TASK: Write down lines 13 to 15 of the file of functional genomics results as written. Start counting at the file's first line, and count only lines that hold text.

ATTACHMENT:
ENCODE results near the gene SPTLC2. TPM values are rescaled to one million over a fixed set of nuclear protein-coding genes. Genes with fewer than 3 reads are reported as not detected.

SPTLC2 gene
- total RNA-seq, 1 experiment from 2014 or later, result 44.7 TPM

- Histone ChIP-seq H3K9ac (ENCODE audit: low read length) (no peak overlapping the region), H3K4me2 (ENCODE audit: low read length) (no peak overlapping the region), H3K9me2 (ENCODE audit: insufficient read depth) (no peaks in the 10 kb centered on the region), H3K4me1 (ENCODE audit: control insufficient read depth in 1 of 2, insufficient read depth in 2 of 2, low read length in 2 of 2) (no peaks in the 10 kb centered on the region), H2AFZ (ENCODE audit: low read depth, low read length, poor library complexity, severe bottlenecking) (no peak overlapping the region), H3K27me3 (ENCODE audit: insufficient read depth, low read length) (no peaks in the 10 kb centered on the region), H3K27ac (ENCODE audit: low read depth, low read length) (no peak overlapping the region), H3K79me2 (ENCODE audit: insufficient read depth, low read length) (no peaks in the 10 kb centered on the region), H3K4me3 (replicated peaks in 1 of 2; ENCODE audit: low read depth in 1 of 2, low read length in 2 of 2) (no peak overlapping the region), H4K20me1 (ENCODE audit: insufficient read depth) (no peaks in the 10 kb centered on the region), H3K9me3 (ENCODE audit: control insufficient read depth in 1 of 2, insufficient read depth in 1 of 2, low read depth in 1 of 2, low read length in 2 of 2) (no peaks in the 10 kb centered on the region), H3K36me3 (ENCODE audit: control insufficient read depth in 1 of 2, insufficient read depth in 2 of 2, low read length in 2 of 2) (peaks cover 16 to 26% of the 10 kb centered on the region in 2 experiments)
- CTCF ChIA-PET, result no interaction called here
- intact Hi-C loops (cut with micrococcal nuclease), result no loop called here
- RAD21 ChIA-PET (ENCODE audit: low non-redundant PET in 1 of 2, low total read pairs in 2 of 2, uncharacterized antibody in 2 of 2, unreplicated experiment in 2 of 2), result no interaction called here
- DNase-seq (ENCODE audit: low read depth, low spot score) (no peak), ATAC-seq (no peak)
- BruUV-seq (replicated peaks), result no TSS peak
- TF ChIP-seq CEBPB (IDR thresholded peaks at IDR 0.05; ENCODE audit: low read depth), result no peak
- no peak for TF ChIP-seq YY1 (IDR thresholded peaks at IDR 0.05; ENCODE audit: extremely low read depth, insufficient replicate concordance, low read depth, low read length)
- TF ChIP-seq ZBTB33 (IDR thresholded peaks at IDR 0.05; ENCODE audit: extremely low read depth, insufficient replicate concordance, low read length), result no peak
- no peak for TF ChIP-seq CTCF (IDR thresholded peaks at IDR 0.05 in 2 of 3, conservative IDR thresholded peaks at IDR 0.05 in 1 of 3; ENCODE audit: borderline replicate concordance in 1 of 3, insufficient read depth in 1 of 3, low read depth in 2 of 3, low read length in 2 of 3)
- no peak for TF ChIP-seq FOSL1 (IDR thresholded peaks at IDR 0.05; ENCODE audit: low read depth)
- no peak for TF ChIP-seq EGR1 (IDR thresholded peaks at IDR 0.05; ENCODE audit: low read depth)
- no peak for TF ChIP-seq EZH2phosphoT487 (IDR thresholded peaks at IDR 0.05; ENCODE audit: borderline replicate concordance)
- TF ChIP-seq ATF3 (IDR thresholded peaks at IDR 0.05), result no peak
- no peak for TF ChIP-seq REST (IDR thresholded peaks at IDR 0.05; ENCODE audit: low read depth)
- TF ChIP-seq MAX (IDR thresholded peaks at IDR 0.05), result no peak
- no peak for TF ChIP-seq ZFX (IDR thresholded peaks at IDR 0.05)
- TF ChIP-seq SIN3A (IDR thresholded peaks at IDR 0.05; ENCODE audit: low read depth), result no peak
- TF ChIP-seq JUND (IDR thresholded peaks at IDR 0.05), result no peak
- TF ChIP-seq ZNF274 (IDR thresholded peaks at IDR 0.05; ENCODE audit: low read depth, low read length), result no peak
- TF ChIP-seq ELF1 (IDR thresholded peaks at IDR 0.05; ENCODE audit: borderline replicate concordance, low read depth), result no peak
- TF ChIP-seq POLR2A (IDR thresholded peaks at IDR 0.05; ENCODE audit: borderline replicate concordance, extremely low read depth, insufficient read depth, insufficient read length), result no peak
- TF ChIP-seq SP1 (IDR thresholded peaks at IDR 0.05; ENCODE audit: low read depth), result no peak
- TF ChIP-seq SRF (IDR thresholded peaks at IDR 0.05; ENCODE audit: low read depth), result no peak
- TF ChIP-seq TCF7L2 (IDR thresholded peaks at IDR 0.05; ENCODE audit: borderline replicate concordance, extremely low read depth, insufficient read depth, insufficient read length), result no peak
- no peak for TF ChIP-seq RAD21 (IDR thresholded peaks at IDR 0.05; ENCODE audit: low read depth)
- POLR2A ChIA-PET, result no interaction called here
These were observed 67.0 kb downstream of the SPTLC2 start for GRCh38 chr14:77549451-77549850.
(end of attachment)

- no peak for TF ChIP-seq CTCF (IDR thresholded peaks at IDR 0.05 in 2 of 3, conservative IDR thresholded peaks at IDR 0.05 in 1 of 3; ENCODE audit: borderline replicate concordance in 1 of 3, insufficient read depth in 1 of 3, low read depth in 2 of 3, low read length in 2 of 3)
- no peak for TF ChIP-seq FOSL1 (IDR thresholded peaks at IDR 0.05; ENCODE audit: low read depth)
- no peak for TF ChIP-seq EGR1 (IDR thresholded peaks at IDR 0.05; ENCODE audit: low read depth)